More Contractor Problems — And FISC Disclosure Problems?

In the updated minimization procedures approved in 2011, the NSA added language making clear that the procedures applied to everyone doing analysis for NSA.

For the purposes of these procedures, the terms “National Security Agency” and “NSA personnel” refer to any employees of the National Security Agency/Central Security Service (“NSA/CSS” or “NSA”) and any other personnel engaged in Signals Intelligence (SIGINT) operations authorized pursuant to section 702 of the Act if such operations are executed under the direction, authority, or control of the Director, NSA/Chief, CSS (DIRNSA).

It told the FISA Court it needed this language to make it clear that militarily-deployed NSA personnel also had to abide by them.

The government has added language to Section 1 to make explicit that the procedures apply not only to NSA employees, but also to any other persons engaged in Section 702-related activities that are conducted under the direction, authority or control of the Director of the NSA. NSA Minimization Procedures at 1. According to the government, this new language is intended to clarify that Central Security Service personnel conducting signals intelligence operations authorized by Section 702 are bound by the procedures, even when they are deployed with a military unit and subject to the military chain of command.

But to me both these passages rang alarms about contractors. Did they have to include this language, I wondered, because contractors in the past had claimed not to be bound by the same rules NSA’s direct employees were?

Lo and behold the Bloomberg piece reporting that NSA’s IG undercounts deliberate violations by roughly 299 a year includes this:

The actions, said a second U.S. official briefed on them, were the work of overzealous NSA employees or contractors eager to prevent any encore to the Sept. 11, 2001, terrorist attacks.

It sure seems that at least some of the worst violations — the ones even NSA’s IG will call intentional — were committed by contractors. Which suggests I may be right about the inclusion of that language to make it clear it applies to contractors.

If that’s the case, then why did NSA tell the FISA Court this new language was about militarily-deployed NSA employees, and not about contractors?

 

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One Response to More Contractor Problems — And FISC Disclosure Problems?

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Emptywheel Twitterverse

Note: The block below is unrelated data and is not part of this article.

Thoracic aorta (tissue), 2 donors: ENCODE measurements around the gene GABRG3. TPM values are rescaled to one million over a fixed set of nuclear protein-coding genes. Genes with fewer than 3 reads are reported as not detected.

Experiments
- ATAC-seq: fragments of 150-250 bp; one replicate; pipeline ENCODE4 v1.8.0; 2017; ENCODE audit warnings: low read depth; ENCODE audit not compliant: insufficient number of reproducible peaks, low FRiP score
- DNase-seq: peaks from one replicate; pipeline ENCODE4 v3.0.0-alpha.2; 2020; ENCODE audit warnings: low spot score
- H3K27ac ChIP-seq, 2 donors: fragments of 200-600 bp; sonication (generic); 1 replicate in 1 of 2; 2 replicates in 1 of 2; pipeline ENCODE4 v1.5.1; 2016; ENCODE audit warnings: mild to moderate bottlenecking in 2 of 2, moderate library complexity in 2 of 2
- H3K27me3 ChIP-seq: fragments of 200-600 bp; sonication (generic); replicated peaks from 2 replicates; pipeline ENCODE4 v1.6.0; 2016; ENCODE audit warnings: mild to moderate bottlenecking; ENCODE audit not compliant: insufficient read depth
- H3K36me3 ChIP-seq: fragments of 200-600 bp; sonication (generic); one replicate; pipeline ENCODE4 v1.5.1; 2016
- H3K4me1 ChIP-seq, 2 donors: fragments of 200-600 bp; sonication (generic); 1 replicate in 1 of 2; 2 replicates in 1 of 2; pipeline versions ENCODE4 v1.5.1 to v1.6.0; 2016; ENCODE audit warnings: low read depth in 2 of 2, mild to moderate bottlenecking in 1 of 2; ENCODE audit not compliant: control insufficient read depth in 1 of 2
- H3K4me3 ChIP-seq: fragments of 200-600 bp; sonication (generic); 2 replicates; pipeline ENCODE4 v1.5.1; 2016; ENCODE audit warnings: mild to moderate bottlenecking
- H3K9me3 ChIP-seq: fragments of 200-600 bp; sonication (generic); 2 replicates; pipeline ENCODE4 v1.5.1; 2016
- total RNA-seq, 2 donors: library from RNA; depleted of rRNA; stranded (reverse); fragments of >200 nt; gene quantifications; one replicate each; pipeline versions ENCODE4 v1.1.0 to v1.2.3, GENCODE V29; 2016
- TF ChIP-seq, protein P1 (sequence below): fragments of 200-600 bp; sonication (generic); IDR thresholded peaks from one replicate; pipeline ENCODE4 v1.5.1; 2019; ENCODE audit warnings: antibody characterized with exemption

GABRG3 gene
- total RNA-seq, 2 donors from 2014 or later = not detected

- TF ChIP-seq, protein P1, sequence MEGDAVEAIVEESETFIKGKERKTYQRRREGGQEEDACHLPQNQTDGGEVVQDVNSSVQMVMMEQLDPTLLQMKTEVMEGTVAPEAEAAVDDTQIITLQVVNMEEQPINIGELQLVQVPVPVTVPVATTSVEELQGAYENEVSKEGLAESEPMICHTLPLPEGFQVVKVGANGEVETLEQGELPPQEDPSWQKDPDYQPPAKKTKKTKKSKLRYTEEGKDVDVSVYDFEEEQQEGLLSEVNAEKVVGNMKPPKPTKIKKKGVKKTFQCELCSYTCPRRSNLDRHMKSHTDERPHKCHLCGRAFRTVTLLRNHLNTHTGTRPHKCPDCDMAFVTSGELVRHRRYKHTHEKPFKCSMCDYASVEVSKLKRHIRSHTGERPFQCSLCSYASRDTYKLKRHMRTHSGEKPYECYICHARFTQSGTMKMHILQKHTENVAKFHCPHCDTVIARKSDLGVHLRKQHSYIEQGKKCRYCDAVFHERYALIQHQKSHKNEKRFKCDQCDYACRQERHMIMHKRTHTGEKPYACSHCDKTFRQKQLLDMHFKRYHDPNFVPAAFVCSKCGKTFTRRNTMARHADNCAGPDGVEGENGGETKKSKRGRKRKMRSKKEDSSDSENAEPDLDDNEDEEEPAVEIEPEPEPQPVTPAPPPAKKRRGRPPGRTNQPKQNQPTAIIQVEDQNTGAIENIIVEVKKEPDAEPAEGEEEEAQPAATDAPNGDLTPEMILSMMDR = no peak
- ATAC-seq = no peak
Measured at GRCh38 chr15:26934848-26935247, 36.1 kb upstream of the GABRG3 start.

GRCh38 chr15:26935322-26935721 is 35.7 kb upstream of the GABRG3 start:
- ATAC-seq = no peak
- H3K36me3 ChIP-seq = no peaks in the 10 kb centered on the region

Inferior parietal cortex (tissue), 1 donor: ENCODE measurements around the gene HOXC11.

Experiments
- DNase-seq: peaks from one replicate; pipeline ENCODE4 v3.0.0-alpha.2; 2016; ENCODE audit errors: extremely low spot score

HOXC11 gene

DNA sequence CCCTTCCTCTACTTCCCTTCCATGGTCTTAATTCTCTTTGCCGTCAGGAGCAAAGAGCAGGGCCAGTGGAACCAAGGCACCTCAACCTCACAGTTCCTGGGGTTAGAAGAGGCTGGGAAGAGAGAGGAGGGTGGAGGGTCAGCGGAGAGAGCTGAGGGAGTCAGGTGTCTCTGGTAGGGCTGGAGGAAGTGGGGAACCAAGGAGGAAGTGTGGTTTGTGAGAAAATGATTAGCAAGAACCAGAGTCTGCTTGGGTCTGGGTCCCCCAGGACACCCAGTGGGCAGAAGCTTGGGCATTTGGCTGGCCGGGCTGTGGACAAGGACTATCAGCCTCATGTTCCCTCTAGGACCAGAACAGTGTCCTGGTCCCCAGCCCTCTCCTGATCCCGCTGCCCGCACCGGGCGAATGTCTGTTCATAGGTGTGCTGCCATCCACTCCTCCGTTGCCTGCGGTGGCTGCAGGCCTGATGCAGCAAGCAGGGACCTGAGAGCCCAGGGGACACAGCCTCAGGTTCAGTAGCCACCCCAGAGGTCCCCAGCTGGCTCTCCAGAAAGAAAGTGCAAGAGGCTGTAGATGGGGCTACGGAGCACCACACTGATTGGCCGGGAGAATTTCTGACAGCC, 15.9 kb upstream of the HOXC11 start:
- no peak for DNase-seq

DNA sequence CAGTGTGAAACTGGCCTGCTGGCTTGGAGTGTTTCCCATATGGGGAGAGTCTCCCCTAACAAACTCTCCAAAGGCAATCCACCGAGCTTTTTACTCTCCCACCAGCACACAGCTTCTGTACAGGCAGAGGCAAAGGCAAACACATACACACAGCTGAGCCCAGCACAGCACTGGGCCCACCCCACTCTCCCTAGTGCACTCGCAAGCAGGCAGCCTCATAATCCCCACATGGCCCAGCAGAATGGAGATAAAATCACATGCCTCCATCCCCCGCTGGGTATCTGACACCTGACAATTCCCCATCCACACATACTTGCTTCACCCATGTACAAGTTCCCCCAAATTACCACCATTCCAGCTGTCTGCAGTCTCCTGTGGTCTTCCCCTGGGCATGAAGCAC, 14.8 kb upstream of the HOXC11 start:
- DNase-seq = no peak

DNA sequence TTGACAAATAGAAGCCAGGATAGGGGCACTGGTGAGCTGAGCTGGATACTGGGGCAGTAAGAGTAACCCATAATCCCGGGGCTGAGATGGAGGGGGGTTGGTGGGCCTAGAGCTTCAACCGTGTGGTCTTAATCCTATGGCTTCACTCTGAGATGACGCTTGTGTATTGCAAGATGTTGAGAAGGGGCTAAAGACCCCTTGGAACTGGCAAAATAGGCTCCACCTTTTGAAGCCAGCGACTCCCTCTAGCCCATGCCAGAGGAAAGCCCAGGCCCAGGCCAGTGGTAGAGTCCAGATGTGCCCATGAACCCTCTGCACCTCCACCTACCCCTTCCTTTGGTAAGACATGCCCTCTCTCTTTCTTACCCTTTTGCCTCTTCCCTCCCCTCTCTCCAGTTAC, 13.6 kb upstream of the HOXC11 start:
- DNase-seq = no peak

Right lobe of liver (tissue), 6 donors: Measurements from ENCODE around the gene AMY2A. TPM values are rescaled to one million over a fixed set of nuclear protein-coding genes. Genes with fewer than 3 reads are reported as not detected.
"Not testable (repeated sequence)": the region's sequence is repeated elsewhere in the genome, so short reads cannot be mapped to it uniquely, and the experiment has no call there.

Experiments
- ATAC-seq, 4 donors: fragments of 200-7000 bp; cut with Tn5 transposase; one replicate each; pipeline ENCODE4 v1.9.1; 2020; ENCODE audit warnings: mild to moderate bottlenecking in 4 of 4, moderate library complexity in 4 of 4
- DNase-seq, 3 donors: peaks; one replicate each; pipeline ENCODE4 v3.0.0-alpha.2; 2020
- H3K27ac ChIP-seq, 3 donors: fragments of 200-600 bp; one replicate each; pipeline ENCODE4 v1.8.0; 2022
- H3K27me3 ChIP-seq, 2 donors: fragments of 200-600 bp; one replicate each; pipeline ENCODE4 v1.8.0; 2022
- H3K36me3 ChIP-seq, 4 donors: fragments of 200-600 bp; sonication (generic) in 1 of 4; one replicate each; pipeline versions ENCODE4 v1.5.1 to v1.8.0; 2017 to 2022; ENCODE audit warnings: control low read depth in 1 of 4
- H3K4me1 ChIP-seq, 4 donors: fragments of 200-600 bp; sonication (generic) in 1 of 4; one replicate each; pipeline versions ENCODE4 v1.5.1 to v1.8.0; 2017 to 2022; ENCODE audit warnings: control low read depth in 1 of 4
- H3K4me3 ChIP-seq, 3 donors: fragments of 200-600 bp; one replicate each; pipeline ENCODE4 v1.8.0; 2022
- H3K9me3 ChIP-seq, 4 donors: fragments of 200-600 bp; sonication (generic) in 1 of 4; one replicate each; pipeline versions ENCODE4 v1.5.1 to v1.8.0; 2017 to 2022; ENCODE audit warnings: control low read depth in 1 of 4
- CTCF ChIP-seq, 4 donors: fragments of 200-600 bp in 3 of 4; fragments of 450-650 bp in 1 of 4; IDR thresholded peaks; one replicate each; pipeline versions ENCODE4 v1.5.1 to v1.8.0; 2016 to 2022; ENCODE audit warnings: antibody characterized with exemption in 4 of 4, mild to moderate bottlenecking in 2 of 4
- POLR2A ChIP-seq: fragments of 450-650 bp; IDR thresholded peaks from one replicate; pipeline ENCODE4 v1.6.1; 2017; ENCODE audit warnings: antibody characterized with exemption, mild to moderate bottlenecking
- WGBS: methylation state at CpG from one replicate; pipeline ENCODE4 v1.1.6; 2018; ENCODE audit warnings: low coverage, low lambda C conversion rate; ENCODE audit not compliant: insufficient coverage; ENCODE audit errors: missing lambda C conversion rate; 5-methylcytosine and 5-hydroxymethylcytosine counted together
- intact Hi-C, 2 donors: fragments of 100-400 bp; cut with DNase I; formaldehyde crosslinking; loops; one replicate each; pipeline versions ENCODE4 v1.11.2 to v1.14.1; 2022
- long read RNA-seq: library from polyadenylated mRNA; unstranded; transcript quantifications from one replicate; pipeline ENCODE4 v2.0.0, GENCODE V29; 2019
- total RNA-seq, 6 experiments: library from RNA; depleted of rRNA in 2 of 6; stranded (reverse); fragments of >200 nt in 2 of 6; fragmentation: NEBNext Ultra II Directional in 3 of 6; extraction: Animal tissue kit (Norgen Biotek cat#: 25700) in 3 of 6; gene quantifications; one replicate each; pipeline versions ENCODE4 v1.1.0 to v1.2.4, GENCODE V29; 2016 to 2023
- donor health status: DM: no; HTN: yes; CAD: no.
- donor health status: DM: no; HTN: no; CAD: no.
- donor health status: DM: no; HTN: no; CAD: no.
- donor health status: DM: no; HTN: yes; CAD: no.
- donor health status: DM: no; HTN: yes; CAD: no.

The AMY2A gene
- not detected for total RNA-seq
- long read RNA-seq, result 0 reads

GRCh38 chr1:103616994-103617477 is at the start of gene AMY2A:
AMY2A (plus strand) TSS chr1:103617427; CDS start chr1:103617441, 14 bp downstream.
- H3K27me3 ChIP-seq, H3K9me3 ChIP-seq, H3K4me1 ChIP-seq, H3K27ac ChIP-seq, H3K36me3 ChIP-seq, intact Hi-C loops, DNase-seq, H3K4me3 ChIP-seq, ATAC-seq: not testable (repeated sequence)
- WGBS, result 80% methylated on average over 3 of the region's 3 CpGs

emptywheel Someone call Verizon's lawyers. Burr wants them to retain your records (for him, and your divorce lawyer) for 18 months longer than they do.
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emptywheel Burr's system refers to "permit access to the system." By whom? Government? So this just lets the government to fuck around in VZ's data?
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emptywheel Actually, let me correct: Can be used for FI purpose on non-US persons OR for CI (plus cyber) and CT. @emptywheel
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emptywheel What Burr is proposing is actually PRISM Plus. W/2 hours warning.
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emptywheel As expected, Burr's outta arse bill extends phone dragnetting beyond counterterrorism focuses: only limit is Foreign Intelligence.
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emptywheel Burr's bill increases the barriers for defendants to learn abt Section 215 order data used against them.
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JimWhiteGNV @emptywheel I'm not sure how the SEC can survive with only SEVEN more teams in the remaining seven super regionals. @McElweeWhite
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emptywheel Hail to the Victors Valiant! Go Blue Softball.
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emptywheel @JimWhiteGNV Oh my. The first team eliminated is from the SEC. (But UM almost blew it.) @McElweeWhite
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emptywheel RT @joanneleon: SenLdr: will cause havoc Sen: still want debate SenLdr: sky will fall Sen: still want debate SenLdr: will cut into ur wknd …
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emptywheel @joanneleon And McConnell has been planning this for a month. https://t.co/N5zxWvmnoO
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emptywheel RT @nielslesniewski: Really, if either the USA Freedom Act or the two-month Patriot Act got 60 votes to proceed, we could easily be here un…
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